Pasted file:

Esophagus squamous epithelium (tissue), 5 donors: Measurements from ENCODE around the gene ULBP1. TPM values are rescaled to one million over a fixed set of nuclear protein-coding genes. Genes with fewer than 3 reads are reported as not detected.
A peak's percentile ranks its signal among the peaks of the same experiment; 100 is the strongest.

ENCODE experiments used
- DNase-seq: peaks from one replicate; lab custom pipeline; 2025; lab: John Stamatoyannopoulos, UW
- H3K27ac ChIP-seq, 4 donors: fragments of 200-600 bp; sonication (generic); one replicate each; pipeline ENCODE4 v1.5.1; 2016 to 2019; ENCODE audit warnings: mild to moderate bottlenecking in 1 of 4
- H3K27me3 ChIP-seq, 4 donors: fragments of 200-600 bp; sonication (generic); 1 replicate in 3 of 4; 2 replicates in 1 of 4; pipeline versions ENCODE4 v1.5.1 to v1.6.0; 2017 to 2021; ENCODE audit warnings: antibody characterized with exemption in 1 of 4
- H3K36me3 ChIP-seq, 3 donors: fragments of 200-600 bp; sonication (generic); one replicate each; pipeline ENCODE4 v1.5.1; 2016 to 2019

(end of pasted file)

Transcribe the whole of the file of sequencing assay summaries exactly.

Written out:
Esophagus squamous epithelium (tissue), 5 donors: Measurements from ENCODE around the gene ULBP1. TPM values are rescaled to one million over a fixed set of nuclear protein-coding genes. Genes with fewer than 3 reads are reported as not detected.
A peak's percentile ranks its signal among the peaks of the same experiment; 100 is the strongest.

ENCODE experiments used
- DNase-seq: peaks from one replicate; lab custom pipeline; 2025; lab: John Stamatoyannopoulos, UW
- H3K27ac ChIP-seq, 4 donors: fragments of 200-600 bp; sonication (generic); one replicate each; pipeline ENCODE4 v1.5.1; 2016 to 2019; ENCODE audit warnings: mild to moderate bottlenecking in 1 of 4
- H3K27me3 ChIP-seq, 4 donors: fragments of 200-600 bp; sonication (generic); 1 replicate in 3 of 4; 2 replicates in 1 of 4; pipeline versions ENCODE4 v1.5.1 to v1.6.0; 2017 to 2021; ENCODE audit warnings: antibody characterized with exemption in 1 of 4
- H3K36me3 ChIP-seq, 3 donors: fragments of 200-600 bp; sonication (generic); one replicate each; pipeline ENCODE4 v1.5.1; 2016 to 2019